I'm a psychotherapist and consultant in private practice in Eugene, Oregon. I specialize in counseling gifted adults and consulting with parents of gifted children. The label "gifted" is often controversial and confusing. I use the metaphor of the rainforest to describe this population. Like the rainforest, these individuals are quite complex, highly sensitive, intense, multi-layered, and misunderstood. They're also curious, idealistic, highly intelligent, creative, perfectionistic, and they love learning. I've been an adjunct instructor at the University of Oregon and a guest presenter at Oregon State University and Pacific University. I've written articles on giftedness for the Eugene Register-Guard, the Psychotherapy Networker, and Advanced Development Journal. My first book, Your Rainforest Mind: A Guide to the Well-Being of Gifted Adults and Youth, was released in June 2016 by GHF Press and is available on Amazon or at your independent bookstore. My second book, Journey Into Your Rainforest Mind: A Field Guide for Gifted Adults and Teens, Book Lovers, Overthinkers, Geeks, Sensitives, Brainiacs, Intuitives, Procrastinators, and Perfectionists, was released in June 2019.

46 thoughts on “What Might Exceptional Giftedness Look Like in Kids and Adults?

  1. Aspects of Carol’s profile definitely resonate with me, especially the part about energy. As an intuitive energy healer and spiritual guide, energy permeates my life everyday. I am able to literally see energy, as well as transform it. In my experience, energy is everything. It is within all people, places, things, and experiences, and informs how we feel and act. Energy is something many do not consider, yet it holds the key to unlocking change and transformation on every level. We respond to positive energy and negative energy, not always realizing that it is what is behind our inclinations. But, when we understand energy and how it is intertwined in our lives on a physical level, we may better utilize our thoughts, feelings, and actions for our highest good and potential. In the rainforest mind population, much of our complexity is tied to the unseen, making for a rich, and at times, challenging experience- but one that I, for one, would not trade!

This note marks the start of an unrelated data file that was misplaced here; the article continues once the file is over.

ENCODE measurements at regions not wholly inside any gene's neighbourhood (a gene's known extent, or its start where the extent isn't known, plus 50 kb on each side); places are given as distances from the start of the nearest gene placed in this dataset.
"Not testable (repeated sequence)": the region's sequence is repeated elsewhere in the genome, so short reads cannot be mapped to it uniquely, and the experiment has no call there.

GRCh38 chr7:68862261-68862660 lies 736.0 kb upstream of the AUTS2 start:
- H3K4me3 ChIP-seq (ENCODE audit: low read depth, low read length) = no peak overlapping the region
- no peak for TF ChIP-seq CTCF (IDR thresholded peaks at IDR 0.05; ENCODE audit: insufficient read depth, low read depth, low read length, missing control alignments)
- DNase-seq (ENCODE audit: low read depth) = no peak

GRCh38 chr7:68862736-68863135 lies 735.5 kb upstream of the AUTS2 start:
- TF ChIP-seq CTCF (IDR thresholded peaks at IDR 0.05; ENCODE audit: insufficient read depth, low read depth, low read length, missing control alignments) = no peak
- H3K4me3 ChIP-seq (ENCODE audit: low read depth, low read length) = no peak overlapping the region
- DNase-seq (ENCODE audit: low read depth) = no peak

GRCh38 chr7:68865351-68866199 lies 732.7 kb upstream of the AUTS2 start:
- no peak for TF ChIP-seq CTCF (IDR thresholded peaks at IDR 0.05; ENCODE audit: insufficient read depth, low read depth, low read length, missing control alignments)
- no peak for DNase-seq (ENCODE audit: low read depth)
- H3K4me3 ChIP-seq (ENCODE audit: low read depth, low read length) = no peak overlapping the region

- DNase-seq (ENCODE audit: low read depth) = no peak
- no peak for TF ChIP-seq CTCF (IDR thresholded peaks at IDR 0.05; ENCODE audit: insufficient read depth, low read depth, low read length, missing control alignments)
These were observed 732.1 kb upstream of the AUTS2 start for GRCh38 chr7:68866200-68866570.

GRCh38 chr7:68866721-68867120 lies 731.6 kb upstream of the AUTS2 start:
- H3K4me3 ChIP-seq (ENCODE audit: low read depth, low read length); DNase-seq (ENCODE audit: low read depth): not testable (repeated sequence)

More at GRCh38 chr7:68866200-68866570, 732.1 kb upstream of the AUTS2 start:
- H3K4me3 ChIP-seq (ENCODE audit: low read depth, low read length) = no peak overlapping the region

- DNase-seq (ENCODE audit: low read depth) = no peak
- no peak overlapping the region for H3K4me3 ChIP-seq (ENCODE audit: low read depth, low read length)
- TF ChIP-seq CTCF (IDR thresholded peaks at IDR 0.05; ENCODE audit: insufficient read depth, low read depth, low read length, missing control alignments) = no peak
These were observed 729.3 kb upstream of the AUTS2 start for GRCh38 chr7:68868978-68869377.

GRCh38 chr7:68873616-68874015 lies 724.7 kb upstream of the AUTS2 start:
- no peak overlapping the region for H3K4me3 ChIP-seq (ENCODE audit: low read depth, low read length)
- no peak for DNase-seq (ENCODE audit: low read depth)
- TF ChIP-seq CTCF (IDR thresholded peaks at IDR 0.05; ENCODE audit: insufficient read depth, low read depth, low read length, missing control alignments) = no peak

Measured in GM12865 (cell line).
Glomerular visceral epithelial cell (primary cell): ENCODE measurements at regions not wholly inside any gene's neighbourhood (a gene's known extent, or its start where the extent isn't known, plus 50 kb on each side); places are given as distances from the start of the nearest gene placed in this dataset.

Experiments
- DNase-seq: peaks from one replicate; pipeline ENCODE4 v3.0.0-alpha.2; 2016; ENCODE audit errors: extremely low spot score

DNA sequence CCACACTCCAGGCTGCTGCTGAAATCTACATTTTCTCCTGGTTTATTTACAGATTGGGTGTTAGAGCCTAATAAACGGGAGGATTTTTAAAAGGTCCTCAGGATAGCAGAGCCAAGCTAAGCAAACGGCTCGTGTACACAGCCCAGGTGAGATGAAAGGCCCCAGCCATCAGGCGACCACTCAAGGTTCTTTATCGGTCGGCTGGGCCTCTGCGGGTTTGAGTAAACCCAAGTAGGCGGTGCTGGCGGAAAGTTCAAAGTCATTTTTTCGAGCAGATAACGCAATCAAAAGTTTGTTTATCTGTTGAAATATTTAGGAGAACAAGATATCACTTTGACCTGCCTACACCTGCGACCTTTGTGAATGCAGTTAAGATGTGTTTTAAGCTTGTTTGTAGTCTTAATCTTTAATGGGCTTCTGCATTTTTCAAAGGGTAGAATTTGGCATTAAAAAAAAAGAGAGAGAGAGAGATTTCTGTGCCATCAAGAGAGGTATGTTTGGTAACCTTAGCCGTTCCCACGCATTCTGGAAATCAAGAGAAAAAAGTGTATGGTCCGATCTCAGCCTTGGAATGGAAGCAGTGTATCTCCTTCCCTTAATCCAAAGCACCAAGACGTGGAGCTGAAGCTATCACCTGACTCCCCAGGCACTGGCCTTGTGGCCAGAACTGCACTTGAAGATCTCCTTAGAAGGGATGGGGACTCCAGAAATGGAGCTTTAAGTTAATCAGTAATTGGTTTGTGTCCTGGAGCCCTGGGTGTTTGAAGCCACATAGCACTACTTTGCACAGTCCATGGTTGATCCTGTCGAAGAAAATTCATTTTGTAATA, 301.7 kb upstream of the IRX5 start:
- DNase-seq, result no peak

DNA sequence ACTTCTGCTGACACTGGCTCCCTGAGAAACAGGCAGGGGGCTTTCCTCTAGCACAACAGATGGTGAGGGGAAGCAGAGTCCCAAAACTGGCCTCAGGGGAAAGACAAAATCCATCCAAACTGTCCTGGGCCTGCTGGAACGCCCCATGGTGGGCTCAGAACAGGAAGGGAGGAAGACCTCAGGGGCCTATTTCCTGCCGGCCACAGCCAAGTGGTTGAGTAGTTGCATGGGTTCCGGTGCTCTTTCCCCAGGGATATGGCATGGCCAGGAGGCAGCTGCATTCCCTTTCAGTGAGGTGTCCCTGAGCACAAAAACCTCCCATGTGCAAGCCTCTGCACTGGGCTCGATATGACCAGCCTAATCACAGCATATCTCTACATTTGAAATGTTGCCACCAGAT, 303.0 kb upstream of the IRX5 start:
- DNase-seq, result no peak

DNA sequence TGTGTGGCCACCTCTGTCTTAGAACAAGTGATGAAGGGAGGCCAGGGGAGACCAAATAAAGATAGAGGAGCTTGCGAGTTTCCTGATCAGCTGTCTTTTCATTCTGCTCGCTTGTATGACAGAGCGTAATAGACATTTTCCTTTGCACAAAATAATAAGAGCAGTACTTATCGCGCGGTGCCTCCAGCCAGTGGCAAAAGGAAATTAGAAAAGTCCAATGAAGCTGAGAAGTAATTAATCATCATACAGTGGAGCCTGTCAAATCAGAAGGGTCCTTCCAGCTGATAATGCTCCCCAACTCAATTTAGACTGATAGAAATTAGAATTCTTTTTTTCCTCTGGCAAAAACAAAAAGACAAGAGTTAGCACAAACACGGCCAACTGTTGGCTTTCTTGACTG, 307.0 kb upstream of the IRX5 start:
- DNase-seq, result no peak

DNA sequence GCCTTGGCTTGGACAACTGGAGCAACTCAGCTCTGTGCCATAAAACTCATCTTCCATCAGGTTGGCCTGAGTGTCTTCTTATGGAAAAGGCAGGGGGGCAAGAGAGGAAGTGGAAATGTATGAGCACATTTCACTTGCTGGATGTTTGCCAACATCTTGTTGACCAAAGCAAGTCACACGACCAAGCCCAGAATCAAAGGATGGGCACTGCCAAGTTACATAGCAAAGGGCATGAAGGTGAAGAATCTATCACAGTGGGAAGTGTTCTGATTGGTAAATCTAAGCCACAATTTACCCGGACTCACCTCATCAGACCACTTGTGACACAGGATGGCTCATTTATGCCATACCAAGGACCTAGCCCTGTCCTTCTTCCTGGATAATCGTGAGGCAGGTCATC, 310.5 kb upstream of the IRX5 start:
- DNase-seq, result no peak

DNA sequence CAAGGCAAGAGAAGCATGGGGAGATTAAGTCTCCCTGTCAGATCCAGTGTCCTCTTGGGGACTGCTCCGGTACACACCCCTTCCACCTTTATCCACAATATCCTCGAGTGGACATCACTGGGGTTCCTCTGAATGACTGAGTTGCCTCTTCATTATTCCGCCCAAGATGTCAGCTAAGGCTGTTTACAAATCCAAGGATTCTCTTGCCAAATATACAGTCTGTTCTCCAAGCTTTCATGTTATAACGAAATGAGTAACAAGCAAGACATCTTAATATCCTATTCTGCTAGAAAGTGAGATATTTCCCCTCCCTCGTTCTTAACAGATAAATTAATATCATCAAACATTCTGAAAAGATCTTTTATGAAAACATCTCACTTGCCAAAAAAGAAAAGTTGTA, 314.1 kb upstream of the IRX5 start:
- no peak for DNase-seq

Liked by 3 people

  2. Dear Paula, Thank you so much for this blog and the attention for extremely gifted people. I think it is important for them to know that giftedness is a range too. I am a member of the Triple Nine Society and members there all were very surprised and happy when they found out and joined TNS and met other people like them. It really makes a difference.
    Our Gifted Adults Foundation also published a leaflet on exceptional and profound giftedness in adults:

    Liked by 1 person

    • Thank you for the link, Noks. Wonderful to hear from you. It will be good for my readers to learn more about your organization that’s based in the Netherlands.


    • Hello Noks, thank you so much for the link. I very recently discovered IHBV and your leaflets, it’s awesome all the work that is being done in the Netherlands. You are onto very interesting topics that I haven’t met with before, for example unemployment among the gifted. I’ve come across that problem myself, and also now in my job coaching gifted people. Looking forward to following you and the IHBV on the web!

      Liked by 1 person

    • Hi Noks. Thanks for the links. Some of the leaflets and presentations of IHBV were interesting. I joined the TNS, but haven’t found it very interesting so far. What I’ve seen of it (Vidya and the Yahoo list) seem to be dominated by a couple of people who are nuts. It’s not easy to have a conversation about anything of substance without someone butting in with bizarre conspiracy theories. Maybe it’s easier to get together in person where you are, and the nuts don’t come.

      You could count me in the category of “gifted and not working,” but I like to think it’s because I was clever enough to structure my life that way on purpose. I prefer taking care of my children over any job I’ve had.

      Liked by 1 person

      • It can be difficult with groups to find the folks you can relate with. People have different experiences with TNS or Mensa, for example. But, they are places to start to find other gifted humans. It still might take time to find the one or two that you resonate with. I have some posts about finding friends and am writing one right now specifically about loneliness that might help. Thanks, Bostonian.